Stumpjumper 6Fattie Comp Carbon – PLUSSSSS!

Words Cam McRae
Photos Kaz Yamamura
Date Oct 1, 2015

I wrote a little primer on 27.5+ bikes last week, just in case you are wondering what the hell a 6Fattie is. Click the link if you missed it – because the 6Fattie is indeed a bike with 27.5 x 3.0 tires.. Bigger than a conventional mountain bike tire, but smaller than a fat bike tire. I covered some of the hype and misconceptions there so I don’t need to do it here. I will say that, although it’s early, it seems to me these bikes may stick around for awhile.

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From this angle those tires don’t look too big, and it looks quite a lot like a regular bike, but you’ll know it on the trail.

It’s not surprising that Spesh decided to jump on this wagon early after getting burned by their reluctance to embrace 650b – but these bikes don’t feel cobbled together like an afterthought either. The details are all there and the bike doesn’t miss the mark in any category based on my first few rides.

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Specialized hasn’t tried to do anything revolutionary with Geo or suspension here. Tried and true FSR Horst Link suspension and a 67 degree head angle make for a bike that feels comfortable from the start.

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This is a reliable and well-chosen spec. A nice mix of Shimano and SRAM, a Fox 34 fork with 150mm of travel and a Fox Float Performance DPS on the rear to handle the 135mm of rear travel.

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Internal routing. Love it or hate it – it keeps the frame looking clean.

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The Ground Control on the rear is similar to most of the first wave of Plus tires, with shallow knobs and modest grip. Of course traction isn’t much of an issue at 15 psi. They weigh in at 1045 grams according to Specialized. Specialized didn’t go for special rims for the 6Fattie – and they are a modest 29mm wide (internal). Specialized named these rims ‘Fattie’ before Plus bikes were on the radar and they were designed for conventional tires.

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What have we here? The SWAT door?

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Snap it open and you have room for a foot long sub, a beer or two –  or tubes and tools for the unimaginative. The bike comes with a tube in a pouch inside as well as an empty tool roll.

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A long tail helps you retrieve your tube. The SWAT door is pure genius. I wish every bike came with one.

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This stopper prevents your cargo from slipping down into your bottom bracket.

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Specialized’s Purgatory 650b x 3.0 up front is a nice aggressive tire that should put many riders at ease. Weight is listed as 980 grams. It seems well-suited to burly terrain.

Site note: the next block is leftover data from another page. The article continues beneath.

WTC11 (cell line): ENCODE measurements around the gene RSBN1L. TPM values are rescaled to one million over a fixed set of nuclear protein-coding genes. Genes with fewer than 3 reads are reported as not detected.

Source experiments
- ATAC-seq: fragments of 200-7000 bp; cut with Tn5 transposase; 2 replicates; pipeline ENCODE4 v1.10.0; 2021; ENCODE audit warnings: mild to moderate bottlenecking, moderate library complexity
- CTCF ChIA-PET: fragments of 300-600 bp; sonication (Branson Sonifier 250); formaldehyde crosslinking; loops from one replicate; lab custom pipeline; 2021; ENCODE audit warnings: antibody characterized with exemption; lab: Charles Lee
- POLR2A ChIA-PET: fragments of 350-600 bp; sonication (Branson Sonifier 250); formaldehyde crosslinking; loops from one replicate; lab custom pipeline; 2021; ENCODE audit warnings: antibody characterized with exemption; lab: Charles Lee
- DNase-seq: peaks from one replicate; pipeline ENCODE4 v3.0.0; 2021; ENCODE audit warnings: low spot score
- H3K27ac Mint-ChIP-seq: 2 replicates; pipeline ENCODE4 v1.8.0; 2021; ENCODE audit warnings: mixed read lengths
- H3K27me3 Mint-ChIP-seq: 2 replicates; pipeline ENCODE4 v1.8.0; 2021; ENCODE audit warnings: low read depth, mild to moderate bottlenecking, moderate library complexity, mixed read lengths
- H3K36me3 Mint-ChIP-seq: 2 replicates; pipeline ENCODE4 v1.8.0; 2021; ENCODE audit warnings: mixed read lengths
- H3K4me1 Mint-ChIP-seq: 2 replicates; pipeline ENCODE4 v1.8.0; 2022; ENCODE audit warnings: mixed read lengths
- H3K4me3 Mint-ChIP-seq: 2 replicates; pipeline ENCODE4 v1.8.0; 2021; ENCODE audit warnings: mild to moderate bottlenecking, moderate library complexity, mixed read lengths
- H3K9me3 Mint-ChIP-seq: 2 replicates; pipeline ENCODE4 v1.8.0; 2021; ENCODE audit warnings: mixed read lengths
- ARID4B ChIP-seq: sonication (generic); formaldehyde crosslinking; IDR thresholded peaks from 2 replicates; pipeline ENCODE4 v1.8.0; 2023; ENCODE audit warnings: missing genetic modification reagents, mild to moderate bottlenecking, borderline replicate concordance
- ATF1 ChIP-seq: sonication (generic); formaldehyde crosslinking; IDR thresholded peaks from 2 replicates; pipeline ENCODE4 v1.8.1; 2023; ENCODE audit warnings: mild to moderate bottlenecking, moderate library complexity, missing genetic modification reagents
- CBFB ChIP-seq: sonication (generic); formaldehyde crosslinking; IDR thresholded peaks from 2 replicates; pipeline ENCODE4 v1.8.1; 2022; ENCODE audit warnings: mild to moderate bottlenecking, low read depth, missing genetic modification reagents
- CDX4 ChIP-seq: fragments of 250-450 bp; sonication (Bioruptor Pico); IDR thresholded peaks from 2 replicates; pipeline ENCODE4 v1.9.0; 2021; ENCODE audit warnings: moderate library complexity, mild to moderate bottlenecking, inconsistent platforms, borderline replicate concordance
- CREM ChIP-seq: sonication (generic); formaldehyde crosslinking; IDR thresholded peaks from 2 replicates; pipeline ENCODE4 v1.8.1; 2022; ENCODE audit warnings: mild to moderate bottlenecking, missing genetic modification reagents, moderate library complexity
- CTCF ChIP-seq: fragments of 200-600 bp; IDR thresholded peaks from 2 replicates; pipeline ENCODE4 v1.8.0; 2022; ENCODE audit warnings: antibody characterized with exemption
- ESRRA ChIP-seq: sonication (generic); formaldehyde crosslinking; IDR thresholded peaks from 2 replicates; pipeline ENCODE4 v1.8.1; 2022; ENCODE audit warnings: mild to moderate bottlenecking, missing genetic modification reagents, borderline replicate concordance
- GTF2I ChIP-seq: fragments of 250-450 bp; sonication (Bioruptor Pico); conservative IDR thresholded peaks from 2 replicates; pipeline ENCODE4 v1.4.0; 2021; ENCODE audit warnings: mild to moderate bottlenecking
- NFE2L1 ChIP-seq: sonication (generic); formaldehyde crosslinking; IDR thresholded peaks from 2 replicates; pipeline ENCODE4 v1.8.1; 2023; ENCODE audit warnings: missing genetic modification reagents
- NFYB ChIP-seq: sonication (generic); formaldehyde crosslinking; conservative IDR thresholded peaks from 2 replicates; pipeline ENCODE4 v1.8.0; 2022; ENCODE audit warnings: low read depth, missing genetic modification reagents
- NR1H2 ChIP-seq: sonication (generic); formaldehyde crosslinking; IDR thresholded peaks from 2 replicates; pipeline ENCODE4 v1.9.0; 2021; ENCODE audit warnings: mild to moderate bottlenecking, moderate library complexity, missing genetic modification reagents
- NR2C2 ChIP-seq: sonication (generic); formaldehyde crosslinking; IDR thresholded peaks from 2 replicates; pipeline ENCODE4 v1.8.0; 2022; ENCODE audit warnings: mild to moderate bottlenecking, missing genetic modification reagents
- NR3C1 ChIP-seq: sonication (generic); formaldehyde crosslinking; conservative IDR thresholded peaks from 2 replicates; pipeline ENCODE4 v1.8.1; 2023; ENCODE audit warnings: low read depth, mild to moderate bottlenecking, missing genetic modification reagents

The newest release lever for Specialized’s Command Post is as good as any I’ve used. It tucks away tidily under the bar for protection.

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Deore brakes seem like a low spec for a $4500 bike – but I have no complaints a few rides in.

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Because of the tall front end Specialized spec’ed a flat bar. And flat bars are ugly. This one is 750mm wide – which is too narrow for many riders around here. (Watch out for the bear. He’s still at large in North Van)

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A SRAM GX 1BY drivetrain gets the power down. 27 Plus tires are as large as 29ers in diameter so the 28 x 42 low gear is welcome.

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The FOX FLOAT Performance DPS rear shock comes equipped with Autosag to take the guess work out of your set up. You’ll need a pump that goes to 300 psi though.

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Popular opinion suggests Plus bikes are slower than their slimmer counterparts – but some riders are finding them faster up and down. Including one rider who won Provincial Champs in both DH and XC. Don’t tell him they are only for beginners and idiots though.

There is something to these bikes for sure. I need more time to serve up some coherent ride impressions, so look for that in the full review. I will say that I dropped a buddy the other day – one who usually hound dogs me relentlessly.

Just maybe these bikes are fun and fast.

In AMERICA this bike sells for $4500. The Aluminum-framed version is $3500 while the Expert and S-Works versions are $6500 and $8600 respectively. Our size Large version weighs 31.8 lbs (14.4 kg) with Shimano XT Trail pedals.


Don’t try it, you might like it.

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